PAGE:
Writing in the New England Journal of Medicine, the authors suggest that including comparative efficacy information on labels would allow more informed choices by clinicians, patients and providers and also curb increases in healthcare costs. The authors cite several reasons for the current practice of carrying out placebo-controlled trials; smaller sample size, reduced cost, and lowered risk of generating unexpected unfavourable results (for example, neither active comparator found to be better than placebo). Drug development is an inherently long and risky business and, although some products represent true therapeutic breakthroughs, many offer little benefit over existing therapies. The authors argue that the current regulatory climate provides few incentives to conduct active-comparator trials and favours creation of products that differ minimally from existing therapies.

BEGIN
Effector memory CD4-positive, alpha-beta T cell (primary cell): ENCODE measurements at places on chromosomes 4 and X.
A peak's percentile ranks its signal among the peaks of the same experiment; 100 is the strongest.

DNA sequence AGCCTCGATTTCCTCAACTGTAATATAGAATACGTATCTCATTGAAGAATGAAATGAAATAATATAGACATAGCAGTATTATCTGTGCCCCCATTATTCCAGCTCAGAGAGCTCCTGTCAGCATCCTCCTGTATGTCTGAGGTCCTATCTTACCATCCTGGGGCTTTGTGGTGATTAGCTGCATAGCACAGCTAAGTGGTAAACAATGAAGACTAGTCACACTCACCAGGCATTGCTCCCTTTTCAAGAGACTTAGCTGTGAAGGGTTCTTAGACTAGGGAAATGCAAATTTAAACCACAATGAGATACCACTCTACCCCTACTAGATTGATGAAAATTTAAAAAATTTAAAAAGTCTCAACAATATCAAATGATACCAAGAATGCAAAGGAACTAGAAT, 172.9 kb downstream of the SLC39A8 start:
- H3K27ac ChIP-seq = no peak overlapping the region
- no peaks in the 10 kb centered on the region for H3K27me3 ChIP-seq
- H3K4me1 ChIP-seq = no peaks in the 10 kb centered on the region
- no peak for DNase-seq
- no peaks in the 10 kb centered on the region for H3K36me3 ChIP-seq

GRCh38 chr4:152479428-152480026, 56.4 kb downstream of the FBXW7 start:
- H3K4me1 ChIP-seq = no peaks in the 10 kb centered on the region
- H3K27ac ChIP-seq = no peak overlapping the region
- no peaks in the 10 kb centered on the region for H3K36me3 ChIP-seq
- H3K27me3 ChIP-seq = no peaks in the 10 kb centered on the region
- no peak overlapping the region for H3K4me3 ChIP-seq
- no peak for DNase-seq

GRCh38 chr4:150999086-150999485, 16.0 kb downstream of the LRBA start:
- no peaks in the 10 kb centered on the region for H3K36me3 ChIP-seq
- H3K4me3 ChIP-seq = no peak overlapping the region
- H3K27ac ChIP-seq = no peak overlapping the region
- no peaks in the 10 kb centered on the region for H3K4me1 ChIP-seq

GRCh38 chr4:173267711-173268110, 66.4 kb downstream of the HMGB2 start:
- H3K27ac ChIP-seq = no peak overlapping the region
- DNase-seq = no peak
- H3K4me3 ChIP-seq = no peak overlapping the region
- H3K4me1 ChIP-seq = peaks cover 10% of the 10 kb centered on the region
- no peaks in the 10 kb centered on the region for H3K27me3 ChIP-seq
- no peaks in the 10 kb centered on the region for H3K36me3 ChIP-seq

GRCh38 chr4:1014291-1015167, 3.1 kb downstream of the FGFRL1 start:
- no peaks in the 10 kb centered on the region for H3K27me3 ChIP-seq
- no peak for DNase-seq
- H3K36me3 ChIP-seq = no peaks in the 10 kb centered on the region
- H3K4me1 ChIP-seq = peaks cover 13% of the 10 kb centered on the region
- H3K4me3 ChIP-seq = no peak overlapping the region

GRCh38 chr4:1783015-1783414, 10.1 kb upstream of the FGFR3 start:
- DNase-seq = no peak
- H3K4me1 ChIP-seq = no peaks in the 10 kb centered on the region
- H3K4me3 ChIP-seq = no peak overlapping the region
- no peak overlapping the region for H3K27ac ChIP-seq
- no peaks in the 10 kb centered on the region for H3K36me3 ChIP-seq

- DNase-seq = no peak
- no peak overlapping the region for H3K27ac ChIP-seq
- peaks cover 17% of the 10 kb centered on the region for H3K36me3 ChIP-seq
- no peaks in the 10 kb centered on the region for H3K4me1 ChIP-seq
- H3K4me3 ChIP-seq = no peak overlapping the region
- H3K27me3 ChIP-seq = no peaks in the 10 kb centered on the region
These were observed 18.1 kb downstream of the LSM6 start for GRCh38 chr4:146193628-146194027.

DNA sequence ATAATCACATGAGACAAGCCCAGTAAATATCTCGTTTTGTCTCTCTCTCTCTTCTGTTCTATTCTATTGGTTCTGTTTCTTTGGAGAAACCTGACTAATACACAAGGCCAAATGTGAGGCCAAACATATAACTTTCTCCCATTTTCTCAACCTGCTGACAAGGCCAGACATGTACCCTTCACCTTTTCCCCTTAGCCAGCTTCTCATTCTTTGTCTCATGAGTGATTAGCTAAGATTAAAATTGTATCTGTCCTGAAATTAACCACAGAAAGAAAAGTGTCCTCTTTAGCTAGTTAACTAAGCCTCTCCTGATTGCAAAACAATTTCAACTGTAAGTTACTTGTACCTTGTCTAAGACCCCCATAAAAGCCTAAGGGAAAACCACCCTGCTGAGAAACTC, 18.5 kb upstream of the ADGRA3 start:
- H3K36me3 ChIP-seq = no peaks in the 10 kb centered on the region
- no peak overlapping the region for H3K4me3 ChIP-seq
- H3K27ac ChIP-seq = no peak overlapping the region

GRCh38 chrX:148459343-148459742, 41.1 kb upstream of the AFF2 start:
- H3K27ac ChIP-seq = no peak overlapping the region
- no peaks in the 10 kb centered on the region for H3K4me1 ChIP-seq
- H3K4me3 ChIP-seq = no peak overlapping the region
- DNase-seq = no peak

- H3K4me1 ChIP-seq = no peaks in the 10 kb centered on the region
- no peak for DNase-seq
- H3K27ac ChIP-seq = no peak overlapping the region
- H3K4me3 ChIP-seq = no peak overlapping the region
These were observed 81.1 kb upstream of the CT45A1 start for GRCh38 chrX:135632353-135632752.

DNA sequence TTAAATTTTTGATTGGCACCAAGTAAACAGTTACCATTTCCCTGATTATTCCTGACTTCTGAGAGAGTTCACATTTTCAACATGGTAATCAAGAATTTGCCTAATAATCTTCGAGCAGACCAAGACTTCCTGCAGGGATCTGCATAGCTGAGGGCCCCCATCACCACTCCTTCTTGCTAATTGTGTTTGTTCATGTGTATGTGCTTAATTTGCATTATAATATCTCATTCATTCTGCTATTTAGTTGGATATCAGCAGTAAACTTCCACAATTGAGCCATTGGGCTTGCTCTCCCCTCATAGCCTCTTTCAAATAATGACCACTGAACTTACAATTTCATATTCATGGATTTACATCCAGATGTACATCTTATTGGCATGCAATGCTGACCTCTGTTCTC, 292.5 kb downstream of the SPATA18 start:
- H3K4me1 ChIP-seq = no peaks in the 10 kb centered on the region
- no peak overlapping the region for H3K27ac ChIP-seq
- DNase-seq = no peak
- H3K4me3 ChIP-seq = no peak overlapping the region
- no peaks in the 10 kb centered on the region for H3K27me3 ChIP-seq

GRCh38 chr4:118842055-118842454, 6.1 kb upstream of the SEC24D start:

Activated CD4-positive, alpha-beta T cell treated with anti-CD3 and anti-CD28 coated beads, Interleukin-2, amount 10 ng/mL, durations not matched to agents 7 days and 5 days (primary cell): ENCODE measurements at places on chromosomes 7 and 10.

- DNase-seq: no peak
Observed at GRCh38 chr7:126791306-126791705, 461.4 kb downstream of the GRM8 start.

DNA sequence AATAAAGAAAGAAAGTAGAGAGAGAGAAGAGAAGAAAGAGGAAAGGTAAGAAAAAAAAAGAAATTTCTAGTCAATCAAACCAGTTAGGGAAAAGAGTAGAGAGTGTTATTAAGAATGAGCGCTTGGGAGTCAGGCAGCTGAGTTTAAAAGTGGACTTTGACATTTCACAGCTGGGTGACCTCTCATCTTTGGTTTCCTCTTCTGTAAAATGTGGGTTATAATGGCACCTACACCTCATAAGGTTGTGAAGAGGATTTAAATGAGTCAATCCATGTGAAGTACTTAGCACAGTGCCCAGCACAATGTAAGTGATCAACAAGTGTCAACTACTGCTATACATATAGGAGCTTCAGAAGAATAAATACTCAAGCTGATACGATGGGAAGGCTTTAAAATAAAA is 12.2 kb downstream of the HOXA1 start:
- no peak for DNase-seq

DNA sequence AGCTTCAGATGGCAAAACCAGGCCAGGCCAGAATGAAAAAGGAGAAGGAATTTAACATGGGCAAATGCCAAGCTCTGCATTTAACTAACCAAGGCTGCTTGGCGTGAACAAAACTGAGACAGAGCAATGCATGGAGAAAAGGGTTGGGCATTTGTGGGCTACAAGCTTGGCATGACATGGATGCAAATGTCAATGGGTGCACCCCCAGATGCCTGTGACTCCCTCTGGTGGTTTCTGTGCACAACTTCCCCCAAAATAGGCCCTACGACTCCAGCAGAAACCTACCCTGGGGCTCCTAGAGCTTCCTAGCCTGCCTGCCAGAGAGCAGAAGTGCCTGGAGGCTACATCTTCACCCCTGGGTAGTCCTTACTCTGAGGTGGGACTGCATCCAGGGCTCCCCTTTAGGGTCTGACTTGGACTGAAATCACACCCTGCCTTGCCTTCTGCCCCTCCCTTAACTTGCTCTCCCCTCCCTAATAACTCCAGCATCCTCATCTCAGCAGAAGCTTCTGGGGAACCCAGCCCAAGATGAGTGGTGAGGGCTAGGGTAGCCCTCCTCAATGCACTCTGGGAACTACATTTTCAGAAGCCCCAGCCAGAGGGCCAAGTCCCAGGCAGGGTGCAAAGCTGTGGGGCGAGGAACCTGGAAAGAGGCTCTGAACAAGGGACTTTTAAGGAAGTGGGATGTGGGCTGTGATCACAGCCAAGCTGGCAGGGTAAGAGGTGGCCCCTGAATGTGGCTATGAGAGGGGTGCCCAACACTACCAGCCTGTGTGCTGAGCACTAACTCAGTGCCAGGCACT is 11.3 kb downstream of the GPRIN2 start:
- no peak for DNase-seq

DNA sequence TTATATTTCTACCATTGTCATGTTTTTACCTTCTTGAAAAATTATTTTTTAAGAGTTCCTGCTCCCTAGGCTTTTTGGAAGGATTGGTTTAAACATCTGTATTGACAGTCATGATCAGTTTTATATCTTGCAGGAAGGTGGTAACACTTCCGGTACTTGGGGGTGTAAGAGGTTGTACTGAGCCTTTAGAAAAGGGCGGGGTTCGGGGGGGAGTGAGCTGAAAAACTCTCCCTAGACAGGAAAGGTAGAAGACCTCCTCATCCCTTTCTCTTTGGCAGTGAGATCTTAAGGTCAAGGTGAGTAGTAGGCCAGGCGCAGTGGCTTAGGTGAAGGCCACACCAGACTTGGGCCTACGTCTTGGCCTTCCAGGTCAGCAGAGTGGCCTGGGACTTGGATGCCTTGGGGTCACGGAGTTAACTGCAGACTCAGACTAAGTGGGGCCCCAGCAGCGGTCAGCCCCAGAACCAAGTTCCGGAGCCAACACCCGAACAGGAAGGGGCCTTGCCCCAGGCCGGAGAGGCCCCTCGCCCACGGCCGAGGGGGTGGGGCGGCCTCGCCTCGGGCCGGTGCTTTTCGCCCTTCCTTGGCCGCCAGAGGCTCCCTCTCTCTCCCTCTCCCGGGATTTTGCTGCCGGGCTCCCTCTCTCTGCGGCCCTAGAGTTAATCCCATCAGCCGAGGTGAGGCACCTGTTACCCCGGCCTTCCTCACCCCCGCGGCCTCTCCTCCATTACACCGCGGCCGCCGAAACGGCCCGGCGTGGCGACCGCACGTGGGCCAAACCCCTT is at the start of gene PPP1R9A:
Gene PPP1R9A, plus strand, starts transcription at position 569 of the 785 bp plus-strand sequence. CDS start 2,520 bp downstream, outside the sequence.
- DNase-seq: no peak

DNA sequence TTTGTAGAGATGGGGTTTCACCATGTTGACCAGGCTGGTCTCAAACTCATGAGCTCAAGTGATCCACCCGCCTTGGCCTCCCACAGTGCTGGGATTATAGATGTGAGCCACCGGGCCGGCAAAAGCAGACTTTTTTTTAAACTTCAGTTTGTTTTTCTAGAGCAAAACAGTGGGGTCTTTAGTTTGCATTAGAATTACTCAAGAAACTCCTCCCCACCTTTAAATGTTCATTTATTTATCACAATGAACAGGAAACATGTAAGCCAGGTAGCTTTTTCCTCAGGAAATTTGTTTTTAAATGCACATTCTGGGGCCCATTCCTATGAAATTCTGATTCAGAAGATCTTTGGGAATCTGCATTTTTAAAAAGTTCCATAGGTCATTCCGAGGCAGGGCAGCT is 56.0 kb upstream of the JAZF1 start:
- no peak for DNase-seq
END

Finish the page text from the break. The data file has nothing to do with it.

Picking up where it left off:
Thrombin Receptor Antagonist Meets Primary Endpoints

Results of a phase II clinical trial of a novel oral thrombin receptor antagonist (TRA) were published in the March 14th issue of The Lancet.

SCH 530348 met the study’s primary endpoints of safety and tolerability, and caused no increase in major and minor stentThrombolysis in Myocardial Infarction (TIMI)-scale bleeding when given with current standard antiplatelet therapy (aspirin and clopidogrel) for patients undergoing percutaneous coronary intervention (PCI), commonly known as balloon angioplasty, with stenting. Thrombin is a protein with key roles in blood coagulation – as well as activating platelets for aggregation, thrombin is involved in the production of fibrin, a fibrous protein involved in blood clotting and wound healing. Patients with blocked coronary arteries undergoing PCI are at risk of blood clots and are usually treated with anti-clotting drugs such as aspirin or clopidgrel. Although these drugs are effective at preventing blood clots, they increase the risk of bleeding and there is a need for safer drugs to prevent clots during PCI.